Abortion law in the U.K. is much stricter than in the U.S., where there are essentially no limits at all on ending the life of an unborn child – even partial birth abortions have long been carried out here by the thousands each year. But in Britan, which is by most accounts more liberal and less religious than the U.S., it is illegal to obtain an abortion after 24 weeks gestation. Now, the government is proposing to push that limit back to 20 weeks. And they have substantial public support.
Meanwhile, the U.K. is also pushing for more counseling about newly acknowledged mental-health risks for women who have abortions. A recent news story told the story of Emma Beck, 30, a young artist, who commited suicide after suffering from severe regrets. She left the following note before killing herself.
“Living is hell for me. I should never have had an abortion. I see now I would have been a good mum. I want to be with my babies; they need me, no one else does.”
The significance of the British parliament’s move is clear. It marks the first time that the British government has taken the position that the mental health risks associated with abortion may outweigh the mental strain of carrying an unwanted child to term. The U.K. is looking at the abortion issue with notable honesty and openness.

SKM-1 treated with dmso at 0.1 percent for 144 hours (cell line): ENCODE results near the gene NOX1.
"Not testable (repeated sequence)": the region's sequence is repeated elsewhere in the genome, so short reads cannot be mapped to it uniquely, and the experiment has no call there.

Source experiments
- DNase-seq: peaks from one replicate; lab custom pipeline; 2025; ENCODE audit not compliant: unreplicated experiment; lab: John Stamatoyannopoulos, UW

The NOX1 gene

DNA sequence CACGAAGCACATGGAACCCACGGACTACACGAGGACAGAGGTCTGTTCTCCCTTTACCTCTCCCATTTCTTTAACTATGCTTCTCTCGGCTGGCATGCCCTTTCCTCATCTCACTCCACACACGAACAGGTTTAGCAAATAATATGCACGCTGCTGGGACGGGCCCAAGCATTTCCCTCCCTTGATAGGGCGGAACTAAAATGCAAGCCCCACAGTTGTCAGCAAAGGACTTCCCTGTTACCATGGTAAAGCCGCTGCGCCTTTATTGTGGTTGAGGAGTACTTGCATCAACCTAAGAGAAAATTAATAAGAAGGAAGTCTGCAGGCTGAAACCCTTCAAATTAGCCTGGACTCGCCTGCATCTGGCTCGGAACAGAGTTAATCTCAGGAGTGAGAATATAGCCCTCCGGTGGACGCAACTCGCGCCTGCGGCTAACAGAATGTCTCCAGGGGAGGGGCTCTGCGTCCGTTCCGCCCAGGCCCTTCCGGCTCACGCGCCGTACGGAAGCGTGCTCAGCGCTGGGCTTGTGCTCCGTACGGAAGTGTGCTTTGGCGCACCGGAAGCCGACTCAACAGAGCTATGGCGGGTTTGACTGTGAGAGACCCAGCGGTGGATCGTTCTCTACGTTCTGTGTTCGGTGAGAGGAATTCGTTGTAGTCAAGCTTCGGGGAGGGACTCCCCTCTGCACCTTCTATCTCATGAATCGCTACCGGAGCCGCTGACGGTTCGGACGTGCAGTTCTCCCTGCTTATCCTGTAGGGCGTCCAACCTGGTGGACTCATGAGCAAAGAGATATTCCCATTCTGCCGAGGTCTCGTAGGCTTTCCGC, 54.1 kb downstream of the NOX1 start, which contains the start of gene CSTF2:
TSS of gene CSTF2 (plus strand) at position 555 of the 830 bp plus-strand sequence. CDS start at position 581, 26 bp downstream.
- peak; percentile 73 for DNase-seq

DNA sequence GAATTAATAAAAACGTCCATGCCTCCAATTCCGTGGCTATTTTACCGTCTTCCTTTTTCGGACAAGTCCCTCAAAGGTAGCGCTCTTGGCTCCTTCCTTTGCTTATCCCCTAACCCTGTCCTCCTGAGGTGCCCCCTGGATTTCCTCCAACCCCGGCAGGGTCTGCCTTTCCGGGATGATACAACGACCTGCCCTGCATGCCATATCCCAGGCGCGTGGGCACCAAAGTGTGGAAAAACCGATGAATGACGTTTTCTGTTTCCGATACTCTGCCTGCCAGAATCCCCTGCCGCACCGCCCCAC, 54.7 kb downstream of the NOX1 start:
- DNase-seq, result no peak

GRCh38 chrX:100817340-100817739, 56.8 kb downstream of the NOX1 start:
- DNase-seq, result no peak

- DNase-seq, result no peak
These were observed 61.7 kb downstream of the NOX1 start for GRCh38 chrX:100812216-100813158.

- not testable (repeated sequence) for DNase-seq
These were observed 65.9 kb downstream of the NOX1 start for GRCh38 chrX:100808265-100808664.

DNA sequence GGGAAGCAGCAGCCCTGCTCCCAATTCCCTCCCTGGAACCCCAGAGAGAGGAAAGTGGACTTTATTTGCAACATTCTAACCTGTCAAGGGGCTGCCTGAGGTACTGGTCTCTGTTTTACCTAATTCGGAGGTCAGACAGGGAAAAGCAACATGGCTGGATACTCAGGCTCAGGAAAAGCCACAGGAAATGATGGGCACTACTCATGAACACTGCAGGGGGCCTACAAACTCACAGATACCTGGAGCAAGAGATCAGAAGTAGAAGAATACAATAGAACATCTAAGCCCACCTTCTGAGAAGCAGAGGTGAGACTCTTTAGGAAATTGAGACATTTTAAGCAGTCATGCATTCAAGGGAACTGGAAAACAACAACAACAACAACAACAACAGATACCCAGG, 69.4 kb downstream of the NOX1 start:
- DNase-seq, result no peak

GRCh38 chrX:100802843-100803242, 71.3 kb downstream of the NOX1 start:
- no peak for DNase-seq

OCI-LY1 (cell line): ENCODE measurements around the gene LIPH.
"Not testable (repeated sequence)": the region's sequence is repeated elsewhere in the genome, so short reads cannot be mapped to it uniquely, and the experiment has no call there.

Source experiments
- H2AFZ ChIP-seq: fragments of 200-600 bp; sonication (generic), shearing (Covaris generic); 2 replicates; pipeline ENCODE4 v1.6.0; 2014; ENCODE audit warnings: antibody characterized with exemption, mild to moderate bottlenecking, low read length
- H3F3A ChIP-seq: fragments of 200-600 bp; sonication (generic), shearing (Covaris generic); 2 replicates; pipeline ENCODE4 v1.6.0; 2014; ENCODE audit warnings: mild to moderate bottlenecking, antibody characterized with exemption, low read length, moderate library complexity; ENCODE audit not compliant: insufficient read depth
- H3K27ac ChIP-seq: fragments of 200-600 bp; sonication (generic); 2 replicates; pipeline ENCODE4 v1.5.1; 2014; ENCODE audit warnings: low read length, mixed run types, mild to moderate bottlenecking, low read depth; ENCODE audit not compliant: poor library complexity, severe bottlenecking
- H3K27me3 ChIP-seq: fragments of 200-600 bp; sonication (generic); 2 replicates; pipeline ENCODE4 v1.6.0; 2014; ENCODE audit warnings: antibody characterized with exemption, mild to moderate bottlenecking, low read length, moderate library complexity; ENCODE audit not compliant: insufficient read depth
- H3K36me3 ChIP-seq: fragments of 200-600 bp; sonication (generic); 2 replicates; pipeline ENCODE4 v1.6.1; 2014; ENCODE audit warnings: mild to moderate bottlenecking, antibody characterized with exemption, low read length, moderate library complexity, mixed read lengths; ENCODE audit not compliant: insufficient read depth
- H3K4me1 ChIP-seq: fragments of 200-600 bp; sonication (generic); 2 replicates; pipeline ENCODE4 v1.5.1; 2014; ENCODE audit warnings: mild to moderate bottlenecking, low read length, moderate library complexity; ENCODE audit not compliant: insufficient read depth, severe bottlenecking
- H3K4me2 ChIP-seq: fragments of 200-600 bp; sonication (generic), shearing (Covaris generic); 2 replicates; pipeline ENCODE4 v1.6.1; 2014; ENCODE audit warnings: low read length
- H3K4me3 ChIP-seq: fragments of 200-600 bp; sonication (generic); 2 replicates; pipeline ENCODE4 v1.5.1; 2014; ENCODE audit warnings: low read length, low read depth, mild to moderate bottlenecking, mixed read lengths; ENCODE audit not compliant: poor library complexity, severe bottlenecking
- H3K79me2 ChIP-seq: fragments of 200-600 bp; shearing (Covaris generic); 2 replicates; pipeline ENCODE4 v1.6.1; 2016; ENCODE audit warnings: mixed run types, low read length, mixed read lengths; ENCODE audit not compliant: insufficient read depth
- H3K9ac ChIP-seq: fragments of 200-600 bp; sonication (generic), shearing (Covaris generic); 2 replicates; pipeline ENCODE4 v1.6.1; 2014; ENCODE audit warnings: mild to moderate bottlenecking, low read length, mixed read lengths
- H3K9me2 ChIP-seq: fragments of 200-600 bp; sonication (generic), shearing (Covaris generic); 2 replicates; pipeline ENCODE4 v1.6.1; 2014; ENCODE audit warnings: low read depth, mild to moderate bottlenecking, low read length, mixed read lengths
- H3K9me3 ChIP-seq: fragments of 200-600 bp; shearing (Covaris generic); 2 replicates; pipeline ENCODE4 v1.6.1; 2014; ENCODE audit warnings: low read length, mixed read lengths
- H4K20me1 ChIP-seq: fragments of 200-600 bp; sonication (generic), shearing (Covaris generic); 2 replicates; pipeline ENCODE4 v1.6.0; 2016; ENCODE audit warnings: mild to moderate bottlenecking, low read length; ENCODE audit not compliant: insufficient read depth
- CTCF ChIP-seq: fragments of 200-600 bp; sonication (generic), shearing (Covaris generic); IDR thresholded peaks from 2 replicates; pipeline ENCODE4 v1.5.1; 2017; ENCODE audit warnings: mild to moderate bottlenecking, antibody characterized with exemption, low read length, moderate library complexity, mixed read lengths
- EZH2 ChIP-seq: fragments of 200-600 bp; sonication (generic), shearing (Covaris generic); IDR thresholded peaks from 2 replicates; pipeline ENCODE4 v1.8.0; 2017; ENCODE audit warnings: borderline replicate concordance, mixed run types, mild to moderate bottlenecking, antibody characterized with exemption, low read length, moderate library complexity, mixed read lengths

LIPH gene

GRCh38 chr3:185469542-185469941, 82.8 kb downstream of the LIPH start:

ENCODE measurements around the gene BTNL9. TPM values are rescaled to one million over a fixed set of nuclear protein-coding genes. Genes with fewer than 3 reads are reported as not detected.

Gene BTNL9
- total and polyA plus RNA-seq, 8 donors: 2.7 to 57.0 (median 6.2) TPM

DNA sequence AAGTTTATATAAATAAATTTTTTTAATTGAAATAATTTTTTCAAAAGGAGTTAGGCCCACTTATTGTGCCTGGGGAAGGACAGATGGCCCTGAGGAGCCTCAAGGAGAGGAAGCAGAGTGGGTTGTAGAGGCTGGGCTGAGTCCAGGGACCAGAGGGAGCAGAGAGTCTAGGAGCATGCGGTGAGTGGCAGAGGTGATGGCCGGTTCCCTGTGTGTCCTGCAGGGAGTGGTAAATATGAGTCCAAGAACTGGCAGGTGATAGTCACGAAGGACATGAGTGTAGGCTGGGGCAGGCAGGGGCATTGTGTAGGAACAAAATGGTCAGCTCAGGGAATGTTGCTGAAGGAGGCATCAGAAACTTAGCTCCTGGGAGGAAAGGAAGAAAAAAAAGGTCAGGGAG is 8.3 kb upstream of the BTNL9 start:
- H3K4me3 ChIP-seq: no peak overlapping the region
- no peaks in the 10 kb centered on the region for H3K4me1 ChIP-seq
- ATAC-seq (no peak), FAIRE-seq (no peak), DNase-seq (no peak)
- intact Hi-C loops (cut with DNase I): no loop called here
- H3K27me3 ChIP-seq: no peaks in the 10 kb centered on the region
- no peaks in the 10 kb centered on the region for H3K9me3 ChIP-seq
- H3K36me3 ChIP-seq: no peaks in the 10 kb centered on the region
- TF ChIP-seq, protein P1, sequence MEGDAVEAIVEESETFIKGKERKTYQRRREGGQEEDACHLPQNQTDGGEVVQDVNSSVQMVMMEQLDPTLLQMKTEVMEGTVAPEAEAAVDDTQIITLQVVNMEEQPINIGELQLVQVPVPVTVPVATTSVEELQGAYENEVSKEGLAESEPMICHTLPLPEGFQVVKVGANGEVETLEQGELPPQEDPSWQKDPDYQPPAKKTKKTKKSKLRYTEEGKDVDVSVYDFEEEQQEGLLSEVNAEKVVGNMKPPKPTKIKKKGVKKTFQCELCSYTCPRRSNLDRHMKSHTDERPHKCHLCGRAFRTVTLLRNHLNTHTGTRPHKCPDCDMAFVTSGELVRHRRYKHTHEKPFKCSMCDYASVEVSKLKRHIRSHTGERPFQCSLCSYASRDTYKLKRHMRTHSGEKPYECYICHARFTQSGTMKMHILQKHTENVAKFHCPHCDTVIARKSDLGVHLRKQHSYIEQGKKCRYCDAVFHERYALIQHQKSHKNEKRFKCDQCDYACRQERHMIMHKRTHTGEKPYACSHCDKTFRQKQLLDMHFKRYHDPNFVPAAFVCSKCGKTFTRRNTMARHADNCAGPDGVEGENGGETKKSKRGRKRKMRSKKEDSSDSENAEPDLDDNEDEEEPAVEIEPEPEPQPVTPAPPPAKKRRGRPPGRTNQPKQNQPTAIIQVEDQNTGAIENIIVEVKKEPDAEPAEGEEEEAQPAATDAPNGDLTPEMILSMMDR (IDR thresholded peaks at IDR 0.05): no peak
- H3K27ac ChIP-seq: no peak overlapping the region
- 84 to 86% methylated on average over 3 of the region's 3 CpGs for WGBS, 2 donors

The U.S. is among the most conservative of all developed nations. Yet so complete is the grip of the radical abortion lobby on our government, that our abortion law remains far more liberal than that of the U.K. No Democratic politician can dare speak of placing any limits on abortion without risking serious damage to her political career.
Bill Clinton twice vetoed bans on partial birth abortion. Barack Obama voted against an Illinois law that would have prevented doctors from starving babies to death who survived abortions. What have we heard from Harry Reid, the supposedly pro-life Democratic leader of the Senate? – Nothing. Decades of cowering deference to the abortion extremists has scandalized the conscience of the Democratic party.
And we’re all the worse for it.